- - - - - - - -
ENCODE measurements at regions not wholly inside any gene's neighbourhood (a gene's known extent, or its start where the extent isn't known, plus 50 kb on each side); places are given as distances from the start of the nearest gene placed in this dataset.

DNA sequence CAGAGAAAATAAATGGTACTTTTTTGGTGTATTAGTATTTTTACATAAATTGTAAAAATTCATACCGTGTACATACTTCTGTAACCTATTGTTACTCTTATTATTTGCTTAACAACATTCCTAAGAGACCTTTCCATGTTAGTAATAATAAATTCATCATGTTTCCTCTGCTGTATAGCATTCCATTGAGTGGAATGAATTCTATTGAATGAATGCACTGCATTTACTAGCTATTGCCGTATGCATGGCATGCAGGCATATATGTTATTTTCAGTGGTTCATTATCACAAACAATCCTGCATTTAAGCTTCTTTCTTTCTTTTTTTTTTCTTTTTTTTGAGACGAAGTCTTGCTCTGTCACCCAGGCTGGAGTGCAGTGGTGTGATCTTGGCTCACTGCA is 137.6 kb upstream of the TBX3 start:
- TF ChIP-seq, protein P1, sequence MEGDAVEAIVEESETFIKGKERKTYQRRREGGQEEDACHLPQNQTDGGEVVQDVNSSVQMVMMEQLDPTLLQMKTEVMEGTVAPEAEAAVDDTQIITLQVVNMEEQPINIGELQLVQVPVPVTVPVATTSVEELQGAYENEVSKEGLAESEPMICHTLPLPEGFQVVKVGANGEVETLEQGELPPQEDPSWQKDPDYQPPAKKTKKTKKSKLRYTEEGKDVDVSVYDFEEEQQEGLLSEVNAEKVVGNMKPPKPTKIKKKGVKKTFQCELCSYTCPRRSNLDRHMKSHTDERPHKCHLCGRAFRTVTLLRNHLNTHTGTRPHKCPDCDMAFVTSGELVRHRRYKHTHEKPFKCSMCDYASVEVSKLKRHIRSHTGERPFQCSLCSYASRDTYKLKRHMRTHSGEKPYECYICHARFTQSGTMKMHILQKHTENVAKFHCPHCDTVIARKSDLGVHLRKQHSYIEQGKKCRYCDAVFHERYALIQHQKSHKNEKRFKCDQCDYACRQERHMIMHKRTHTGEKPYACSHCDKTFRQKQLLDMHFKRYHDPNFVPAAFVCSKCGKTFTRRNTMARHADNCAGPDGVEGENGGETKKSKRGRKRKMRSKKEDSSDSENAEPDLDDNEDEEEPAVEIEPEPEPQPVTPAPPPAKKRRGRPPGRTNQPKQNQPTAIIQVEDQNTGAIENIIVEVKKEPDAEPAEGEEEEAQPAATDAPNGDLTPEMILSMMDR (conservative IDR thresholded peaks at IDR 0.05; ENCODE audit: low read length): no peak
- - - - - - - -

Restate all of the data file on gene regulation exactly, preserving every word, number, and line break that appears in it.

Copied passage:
ENCODE measurements at regions not wholly inside any gene's neighbourhood (a gene's known extent, or its start where the extent isn't known, plus 50 kb on each side); places are given as distances from the start of the nearest gene placed in this dataset.

DNA sequence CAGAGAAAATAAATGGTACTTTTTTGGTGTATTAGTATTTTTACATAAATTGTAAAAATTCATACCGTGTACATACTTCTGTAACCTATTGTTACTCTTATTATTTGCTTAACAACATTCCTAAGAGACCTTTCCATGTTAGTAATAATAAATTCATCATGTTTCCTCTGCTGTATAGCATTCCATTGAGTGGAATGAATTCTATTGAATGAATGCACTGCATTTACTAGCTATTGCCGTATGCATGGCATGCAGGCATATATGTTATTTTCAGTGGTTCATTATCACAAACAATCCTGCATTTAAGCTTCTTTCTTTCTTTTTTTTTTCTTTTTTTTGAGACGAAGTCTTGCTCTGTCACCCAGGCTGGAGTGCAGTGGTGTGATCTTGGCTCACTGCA is 137.6 kb upstream of the TBX3 start:
- TF ChIP-seq, protein P1, sequence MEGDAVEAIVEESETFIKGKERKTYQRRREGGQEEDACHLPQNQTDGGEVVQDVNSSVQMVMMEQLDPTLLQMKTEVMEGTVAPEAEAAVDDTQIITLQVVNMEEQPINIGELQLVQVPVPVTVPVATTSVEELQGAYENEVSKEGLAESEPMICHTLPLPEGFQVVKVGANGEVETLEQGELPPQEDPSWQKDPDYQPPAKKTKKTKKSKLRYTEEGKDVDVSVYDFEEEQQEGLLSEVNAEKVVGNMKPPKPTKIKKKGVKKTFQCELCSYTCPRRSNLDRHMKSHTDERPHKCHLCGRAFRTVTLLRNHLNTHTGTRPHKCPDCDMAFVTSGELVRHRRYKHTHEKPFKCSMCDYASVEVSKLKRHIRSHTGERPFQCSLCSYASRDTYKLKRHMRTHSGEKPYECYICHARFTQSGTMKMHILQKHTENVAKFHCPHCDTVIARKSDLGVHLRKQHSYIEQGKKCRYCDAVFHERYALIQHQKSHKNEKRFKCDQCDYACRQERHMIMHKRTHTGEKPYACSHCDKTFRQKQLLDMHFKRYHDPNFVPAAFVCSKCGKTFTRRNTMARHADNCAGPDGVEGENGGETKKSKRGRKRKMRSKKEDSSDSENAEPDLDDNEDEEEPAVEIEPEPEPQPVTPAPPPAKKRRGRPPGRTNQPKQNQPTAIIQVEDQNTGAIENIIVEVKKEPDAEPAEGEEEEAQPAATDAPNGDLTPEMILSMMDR (conservative IDR thresholded peaks at IDR 0.05; ENCODE audit: low read length): no peak